Bringing this policy forward to 2023 (from 2025) will save more than half a million new homes from being linked up to the gas grid unnecessarily. And although the emissions impact of this is low, at least it doesn’t make the problem worse.
Inexorably linked to better insulation is the shift to clean heat sources. A target of 600,000 heat pumps installed per year by 2028 will displace around a third of total boilers sold in the UK, and isn’t far off the goal laid out for Government by the CCC. Inevitably campaigners will ask for more, but this is a dramatic increase in ambition from current installation levels, which expects current policy to deliver just 25,000 heat pumps from 2022-24.
Plans for a ‘hydrogen town’ will also raise eyebrows, especially among stakeholders unhappy with its use as a source of domestic heat. A likely outcome from this, though, is another indication that heat pumps are ready to go now, whereas hydrogen remains a few years away from practical widespread deployment. The stated scale of hydrogen vs heat pumps also gives a window into the Government’s thinking on heat.
All eyes now on the impending Heat and Buildings Decarbonisation Strategy to bring in policies that beef up demand and make these targets a reality.
Here lies the bulk of the focus, promising hundreds of thousands of future-proofed, clean, high-skilled jobs outside of London and the South East through carbon sequestering (CCS), support for hydrogen and backing for innovation.
The plan sets out an extra £200m for carbon capture, backed up with a target of 10 MtCO2 per year sequestered per year by 2030 – roughly equivalent to that produced from three million homes. (The country’s four largest industrial clusters that Johnson has in his sights pump out a collective 28 MtCO2 per year). Entirely valid concerns remain over the extent to which CCS should displace actual emissions reduction, but all serious analyses show it will be needed to reach net zero, so this is a good first step.
The boost to hydrogen was also widely expected, following months of incessant lobbying. The plan targets 5 GW of hydrogen production capacity by 2030 (although we await clarity on whether this will be truly carbon-free) with a theoretical output of up to 44TWh (around 1.1 million tonnes) of hydrogen each year.
Another proposal, reducing the carbon intensity of the gas grid by blending in 20% hydrogen (or 7% by energy) will gobble up close to 1.5x this amount though, so more production capacity will be needed if there will be enough to meet this, as well as some for industrial processes, such as replacing coking coal in steel production.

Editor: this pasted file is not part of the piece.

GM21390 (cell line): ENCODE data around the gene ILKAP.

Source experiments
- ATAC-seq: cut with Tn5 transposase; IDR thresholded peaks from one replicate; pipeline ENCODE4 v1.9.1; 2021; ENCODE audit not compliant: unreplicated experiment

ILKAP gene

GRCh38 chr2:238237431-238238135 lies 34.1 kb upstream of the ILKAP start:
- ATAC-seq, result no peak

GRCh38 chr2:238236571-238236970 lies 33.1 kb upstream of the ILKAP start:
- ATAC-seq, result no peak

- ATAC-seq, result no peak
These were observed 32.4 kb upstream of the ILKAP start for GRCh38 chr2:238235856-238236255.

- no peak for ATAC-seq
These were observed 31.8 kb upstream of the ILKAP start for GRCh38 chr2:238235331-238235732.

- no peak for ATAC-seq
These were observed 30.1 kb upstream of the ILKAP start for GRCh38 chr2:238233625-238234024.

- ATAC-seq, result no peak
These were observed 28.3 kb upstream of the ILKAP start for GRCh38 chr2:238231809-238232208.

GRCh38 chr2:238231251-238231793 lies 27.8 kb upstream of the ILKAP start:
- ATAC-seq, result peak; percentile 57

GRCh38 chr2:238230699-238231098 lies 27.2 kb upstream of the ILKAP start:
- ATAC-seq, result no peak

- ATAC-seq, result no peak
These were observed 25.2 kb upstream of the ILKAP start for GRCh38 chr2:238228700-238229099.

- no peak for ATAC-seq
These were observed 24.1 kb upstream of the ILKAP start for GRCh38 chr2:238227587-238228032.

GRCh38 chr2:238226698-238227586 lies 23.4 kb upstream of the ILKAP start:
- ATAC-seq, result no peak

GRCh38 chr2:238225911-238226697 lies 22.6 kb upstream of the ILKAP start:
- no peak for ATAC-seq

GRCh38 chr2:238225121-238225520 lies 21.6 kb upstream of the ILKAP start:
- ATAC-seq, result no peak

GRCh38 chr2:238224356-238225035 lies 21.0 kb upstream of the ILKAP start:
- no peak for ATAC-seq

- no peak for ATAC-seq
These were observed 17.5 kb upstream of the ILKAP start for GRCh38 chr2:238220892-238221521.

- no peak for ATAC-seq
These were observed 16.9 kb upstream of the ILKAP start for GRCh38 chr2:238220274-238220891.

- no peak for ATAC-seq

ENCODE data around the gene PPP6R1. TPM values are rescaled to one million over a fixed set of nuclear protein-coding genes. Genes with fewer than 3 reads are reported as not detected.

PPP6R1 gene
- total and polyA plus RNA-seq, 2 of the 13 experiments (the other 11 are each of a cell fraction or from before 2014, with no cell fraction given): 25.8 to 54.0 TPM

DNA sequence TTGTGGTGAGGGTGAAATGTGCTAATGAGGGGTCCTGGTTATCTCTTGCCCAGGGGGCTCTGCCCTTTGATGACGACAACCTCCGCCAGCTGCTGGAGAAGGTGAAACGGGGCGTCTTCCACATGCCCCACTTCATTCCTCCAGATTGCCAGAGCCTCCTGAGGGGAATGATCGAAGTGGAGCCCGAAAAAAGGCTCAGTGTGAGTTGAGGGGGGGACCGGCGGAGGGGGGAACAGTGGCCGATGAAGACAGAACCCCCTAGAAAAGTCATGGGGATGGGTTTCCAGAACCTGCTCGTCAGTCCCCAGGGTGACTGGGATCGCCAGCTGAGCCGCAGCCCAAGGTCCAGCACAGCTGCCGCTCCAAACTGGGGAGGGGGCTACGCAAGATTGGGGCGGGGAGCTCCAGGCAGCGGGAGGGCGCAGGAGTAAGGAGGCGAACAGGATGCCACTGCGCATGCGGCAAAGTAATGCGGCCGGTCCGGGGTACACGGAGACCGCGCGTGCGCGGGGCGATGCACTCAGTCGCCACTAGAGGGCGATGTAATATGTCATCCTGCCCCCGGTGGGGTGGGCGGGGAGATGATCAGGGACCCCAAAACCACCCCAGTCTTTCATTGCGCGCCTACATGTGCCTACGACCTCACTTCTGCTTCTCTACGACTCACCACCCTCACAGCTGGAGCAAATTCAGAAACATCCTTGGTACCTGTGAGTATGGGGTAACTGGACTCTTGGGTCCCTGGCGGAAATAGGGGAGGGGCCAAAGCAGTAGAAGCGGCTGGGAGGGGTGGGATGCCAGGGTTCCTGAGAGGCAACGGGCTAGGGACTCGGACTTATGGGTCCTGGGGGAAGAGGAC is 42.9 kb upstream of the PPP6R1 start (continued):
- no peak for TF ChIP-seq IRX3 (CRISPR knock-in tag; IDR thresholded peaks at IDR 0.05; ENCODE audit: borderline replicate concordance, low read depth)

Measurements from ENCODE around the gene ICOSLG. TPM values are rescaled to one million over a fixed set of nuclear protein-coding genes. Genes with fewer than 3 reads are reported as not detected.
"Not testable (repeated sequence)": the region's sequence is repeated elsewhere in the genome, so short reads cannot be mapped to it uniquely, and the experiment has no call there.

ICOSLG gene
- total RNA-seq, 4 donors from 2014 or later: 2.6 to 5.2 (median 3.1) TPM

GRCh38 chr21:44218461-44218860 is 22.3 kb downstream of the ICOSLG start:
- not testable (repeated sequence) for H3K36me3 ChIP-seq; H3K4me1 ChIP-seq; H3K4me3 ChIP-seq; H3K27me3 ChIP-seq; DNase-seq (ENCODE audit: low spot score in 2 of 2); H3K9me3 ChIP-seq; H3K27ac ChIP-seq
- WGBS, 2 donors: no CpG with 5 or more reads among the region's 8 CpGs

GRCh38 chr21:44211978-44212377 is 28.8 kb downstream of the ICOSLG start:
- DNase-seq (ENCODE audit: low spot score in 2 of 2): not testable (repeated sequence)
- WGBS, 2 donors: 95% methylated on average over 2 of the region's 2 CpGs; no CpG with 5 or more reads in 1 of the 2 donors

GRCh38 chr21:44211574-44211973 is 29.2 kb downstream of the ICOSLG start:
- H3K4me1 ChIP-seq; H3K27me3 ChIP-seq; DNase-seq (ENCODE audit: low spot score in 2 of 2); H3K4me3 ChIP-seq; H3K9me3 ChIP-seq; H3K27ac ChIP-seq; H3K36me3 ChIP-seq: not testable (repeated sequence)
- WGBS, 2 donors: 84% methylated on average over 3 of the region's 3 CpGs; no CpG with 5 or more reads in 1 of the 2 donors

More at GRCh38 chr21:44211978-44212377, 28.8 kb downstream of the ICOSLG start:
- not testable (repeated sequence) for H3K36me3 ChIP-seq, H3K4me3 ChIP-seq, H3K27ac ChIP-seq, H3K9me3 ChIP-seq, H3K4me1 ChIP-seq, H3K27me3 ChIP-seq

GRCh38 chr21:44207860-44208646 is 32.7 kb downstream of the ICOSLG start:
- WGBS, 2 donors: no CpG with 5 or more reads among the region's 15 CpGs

For now, this receives a largely tentative welcome, with much more detail on both production and uses keenly awaited in next year’s Hydrogen Strategy.
Planes, Trains and Public Transport
Much of this was re-announced, save for an expected mandate for biofuels in shipping and aviation. There is very little expectation that ‘Jet Zero’, the Government’s plans for tackling aviation emissions, will bear significant fruit in the near future, but there is also little harm in taking a punt on solving an increasingly-large problem, as long as it doesn’t come at the expense of action shown to work now.
Hopeful news on the Covid vaccine front should hopefully mean that concerns over plummeting public transport use do not come to reality, while recent strong words from the Transport Secretary show that the Government is planning on sticking to pledges to boost walking and cycling – all vital in curbing car miles and cleaning up the air.
Nature restoration was noted as being overlooked even by those in Government, with cash for so-called natural climate solutions in short supply. That being said, one wouldn’t be looking to a ‘plan for nature’ for progress on a green industrial revolution, so it makes sense why greenery played only a bit part. The Environment Bill and whatever replaces the Common Agricultural Policy are expected to do the heavy lifting here.
Overall, though, it is important to reflect on this plan as both a marker in the sand and as a starting gun. It is, of course, by no means complete, but it brings the strongest pro-climate statement. The slew of policy documents now well-overdue should provide the detail on how these targets are to be met, culminating in a Net Zero strategy next year that we can hope will set out a clear path to carbon neutrality.
Even three years ago, the idea that announcements on this scale would be made in the UK would be preposterous. While there remains a lot of heavy lifting to be done on policy, the PM’s pivot should be seen as overwhelmingly good news.